European Molecular Biology Laboratory (EMBL), Germany
Chinese Academy of Sciences (CAS), China
Tsinghua University, China
University of Oxford, United Kingdom (UK)
Max Planck Society, Germany
University of Cambridge, United Kingdom (UK)
Harvard University, United States of America (USA)
Helmholtz Association of German Research Centres, Germany
Delft University of Technology (TU Delft), Netherlands
Note: Collaboration is determined by the fractional count (FC), which is listed in parentheses.
Affiliated joint institutions and consortia
- ARC Centre for Complex Systems (ACCS), Australia
- ARC Centre of Excellence for Autonomous Systems (CAS), Australia
- ARC Centre of Excellence for Climate Extremes (CLEX), Australia
- ARC Centre of Excellence for Climate System Science, Australia
- ARC Centre of Excellence for Creative Industries and Innovation (CCI), Australia
- ARC Centre of Excellence for Design in Light Metals, Australia
- ARC Centre of Excellence for Engineered Quantum Systems (EQuS), Australia
- ARC Centre of Excellence for Functional Nanomaterials, Australia
- ARC Centre of Excellence for Integrative Brain Function (CIBF), Australia
- ARC Centre of Excellence for Kangaroo Genomics (KanGO), Australia
- ARC Centre of Excellence for Mathematical and Statistical Frontiers of Big Data, Big Models, New Insights (ACEMS), Australia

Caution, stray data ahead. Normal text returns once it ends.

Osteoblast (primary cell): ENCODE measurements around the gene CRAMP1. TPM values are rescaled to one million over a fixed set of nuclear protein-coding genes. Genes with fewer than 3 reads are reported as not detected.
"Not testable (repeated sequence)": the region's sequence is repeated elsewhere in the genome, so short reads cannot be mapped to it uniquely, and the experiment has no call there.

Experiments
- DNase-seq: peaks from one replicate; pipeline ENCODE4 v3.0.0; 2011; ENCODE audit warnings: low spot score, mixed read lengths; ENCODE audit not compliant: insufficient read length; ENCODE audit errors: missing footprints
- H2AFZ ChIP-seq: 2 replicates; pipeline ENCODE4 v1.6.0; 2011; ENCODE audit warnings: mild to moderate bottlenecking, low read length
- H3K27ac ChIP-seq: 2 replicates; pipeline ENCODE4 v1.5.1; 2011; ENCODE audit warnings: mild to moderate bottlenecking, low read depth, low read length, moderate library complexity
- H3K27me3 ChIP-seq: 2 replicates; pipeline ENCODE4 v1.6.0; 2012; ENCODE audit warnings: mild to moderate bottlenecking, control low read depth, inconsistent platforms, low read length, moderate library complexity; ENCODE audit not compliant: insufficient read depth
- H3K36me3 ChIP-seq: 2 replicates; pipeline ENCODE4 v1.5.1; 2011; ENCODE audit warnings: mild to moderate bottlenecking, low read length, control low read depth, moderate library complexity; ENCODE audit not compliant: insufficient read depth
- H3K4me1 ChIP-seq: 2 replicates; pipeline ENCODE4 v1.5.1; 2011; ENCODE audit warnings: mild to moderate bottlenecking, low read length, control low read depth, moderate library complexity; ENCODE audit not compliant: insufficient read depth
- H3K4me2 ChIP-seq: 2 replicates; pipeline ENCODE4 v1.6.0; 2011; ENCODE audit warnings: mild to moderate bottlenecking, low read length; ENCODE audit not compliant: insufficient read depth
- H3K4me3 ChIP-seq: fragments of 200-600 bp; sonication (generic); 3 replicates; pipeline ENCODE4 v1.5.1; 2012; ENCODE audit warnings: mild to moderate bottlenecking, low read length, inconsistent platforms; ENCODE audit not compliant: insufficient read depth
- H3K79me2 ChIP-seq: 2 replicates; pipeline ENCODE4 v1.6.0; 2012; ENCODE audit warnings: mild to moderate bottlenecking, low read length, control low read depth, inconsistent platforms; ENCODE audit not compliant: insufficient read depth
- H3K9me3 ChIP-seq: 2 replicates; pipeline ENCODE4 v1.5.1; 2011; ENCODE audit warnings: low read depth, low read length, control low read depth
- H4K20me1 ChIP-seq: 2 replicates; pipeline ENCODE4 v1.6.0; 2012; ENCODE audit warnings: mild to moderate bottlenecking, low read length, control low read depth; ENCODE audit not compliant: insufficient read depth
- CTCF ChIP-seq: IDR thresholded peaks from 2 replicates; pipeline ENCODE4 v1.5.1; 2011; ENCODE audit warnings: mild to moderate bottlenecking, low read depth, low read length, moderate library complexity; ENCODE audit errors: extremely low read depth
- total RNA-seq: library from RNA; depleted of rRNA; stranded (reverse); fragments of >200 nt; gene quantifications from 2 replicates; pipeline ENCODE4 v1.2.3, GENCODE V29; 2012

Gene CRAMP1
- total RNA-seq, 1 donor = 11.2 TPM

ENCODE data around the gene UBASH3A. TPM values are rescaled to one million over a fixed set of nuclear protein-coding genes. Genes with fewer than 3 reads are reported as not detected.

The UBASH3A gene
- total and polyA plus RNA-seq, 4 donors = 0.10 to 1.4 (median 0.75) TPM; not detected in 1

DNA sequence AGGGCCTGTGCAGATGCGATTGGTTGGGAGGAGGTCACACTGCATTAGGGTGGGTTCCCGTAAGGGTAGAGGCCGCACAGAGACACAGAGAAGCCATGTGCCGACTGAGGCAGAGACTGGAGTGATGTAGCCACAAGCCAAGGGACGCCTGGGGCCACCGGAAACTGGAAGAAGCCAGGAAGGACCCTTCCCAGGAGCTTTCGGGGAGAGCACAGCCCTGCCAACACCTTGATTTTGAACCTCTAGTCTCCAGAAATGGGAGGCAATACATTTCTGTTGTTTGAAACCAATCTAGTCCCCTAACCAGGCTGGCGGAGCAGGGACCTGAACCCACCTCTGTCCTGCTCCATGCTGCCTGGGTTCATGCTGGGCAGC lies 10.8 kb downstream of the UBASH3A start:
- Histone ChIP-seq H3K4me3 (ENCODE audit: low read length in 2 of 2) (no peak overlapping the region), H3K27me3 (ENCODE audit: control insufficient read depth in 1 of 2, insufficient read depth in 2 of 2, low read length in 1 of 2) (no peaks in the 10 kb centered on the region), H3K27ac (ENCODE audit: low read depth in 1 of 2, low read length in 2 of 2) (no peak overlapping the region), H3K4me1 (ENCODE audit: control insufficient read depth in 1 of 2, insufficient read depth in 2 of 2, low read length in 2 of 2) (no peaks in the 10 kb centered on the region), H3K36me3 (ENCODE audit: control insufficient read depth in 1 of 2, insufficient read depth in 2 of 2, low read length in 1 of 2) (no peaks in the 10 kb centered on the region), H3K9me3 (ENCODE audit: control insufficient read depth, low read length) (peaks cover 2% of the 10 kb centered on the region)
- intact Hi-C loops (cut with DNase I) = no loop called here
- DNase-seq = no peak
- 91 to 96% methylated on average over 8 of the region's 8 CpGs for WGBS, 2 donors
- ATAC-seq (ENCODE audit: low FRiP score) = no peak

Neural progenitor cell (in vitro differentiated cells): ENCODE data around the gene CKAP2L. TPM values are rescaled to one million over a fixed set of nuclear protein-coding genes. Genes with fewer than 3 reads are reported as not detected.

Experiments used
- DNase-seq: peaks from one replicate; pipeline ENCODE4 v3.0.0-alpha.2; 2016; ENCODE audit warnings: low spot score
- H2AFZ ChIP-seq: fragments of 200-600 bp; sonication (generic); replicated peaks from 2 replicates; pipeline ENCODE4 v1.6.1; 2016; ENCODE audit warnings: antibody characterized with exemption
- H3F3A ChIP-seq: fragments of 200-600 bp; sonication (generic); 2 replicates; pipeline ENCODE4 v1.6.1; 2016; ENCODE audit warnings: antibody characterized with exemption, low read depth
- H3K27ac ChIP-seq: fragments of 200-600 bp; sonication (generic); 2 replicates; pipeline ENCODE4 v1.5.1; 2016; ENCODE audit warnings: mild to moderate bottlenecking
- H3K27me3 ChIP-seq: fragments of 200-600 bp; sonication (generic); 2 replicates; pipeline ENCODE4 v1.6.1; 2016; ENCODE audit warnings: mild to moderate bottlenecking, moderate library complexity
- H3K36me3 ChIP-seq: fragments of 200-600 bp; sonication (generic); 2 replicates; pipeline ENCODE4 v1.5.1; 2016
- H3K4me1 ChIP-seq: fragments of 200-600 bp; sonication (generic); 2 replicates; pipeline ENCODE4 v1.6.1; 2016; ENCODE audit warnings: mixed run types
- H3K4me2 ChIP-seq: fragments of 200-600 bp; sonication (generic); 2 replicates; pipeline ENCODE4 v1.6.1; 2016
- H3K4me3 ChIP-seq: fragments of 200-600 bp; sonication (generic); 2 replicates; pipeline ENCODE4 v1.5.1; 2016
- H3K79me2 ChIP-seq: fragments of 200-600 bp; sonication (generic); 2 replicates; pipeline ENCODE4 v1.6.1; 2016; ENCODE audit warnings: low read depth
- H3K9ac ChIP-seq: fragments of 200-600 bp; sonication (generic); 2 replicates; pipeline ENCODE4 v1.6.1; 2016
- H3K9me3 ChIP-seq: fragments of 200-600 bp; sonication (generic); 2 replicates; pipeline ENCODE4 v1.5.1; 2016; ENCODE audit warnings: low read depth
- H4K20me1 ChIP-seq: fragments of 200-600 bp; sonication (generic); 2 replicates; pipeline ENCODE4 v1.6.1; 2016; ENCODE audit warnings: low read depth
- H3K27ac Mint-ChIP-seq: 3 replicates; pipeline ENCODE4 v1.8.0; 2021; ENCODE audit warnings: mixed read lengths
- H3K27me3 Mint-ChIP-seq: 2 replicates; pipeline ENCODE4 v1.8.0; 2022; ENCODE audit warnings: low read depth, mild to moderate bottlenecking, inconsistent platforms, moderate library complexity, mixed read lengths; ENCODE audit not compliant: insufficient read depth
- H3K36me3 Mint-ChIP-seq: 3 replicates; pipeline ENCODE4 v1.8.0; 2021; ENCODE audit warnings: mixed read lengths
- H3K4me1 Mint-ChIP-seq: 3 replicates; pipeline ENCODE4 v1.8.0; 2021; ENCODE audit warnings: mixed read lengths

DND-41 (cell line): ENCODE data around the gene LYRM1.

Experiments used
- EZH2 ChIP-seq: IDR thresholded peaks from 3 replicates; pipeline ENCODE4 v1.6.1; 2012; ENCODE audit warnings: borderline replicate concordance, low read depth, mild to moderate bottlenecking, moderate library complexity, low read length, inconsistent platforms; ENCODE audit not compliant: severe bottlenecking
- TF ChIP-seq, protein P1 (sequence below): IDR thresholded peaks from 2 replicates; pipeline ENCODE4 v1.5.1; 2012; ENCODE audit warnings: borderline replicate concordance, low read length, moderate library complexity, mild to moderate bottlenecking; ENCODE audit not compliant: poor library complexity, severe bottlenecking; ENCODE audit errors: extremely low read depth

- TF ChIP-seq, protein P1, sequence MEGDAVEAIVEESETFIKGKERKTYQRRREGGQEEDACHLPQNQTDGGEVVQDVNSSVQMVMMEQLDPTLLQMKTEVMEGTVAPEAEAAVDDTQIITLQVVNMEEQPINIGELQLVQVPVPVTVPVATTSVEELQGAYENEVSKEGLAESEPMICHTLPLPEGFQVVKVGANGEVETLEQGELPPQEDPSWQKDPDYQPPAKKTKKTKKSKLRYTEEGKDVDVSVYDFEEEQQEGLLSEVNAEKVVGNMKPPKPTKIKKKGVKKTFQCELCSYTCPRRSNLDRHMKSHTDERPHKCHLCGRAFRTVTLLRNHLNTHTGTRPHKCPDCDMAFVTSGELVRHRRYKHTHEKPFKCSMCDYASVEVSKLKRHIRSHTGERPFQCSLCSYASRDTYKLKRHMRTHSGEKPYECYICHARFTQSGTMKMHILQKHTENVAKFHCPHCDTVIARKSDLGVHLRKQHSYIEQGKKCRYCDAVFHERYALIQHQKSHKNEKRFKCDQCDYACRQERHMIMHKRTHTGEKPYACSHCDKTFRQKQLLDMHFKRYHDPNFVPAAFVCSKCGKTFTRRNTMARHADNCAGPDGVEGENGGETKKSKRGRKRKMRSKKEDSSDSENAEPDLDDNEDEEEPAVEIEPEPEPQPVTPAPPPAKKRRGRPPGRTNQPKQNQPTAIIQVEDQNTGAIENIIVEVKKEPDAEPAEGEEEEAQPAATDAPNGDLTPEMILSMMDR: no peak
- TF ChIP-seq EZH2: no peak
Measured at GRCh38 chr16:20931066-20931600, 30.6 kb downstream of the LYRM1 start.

- ARC Centre of Excellence for Quantum Computation and Communication Technology (CQC²T), Australia
- ARC Centre of Excellence in Advanced Molecular Imaging, Australia
- ARC Centre of Excellence in Cognition and its Disorders (CCD), Australia
- ARC Centre of Excellence in Convergent Bio-Nano Science and Technology, Australia
- ARC Centre of Excellence in Future Low-Energy Electronics Technologies (FLEET), Australia
- ARC Centre of Excellence in Population Ageing Research (CEPAR), Australia
- Australian Defence Force Academy (ADFA), Australia
- Australian National Fabrication Facility (ANFF), Australia
- Bionic Vision Australia (BVA), Australia
- Centre for Southern Hemisphere Oceans Research (CSHOR), Australia
- Ingham Institute, Australia
- Kathleen Cuningham Foundation Consortium for Research into Familial Breast Cancer (kConFab), Australia
- Lowy Cancer Research Centre, Australia
- National Ageing Research Institute (NARI), Australia
- National Centre for Groundwater Research and Training (NCGRT), Australia
- National Computational Infrastructure (NCI), Australia
- National Environmental Science Programme (NESP), Australia
- National Imaging Facility (NIF), Australia
- Re-Inventing the Nation's Urban Water Infrastructure (ReNUWIt), United States of America (USA)
- St Vincent's Centre for Applied Medical Research (AMR), Australia
- Stem Cells Australia, Australia
- Sydney Hospital and Sydney Eye Hospital (SHSEH), Australia
- Sydney Institute of Marine Science (SIMS), Australia
- UNSW-CWRU International Joint Laboratory, Australia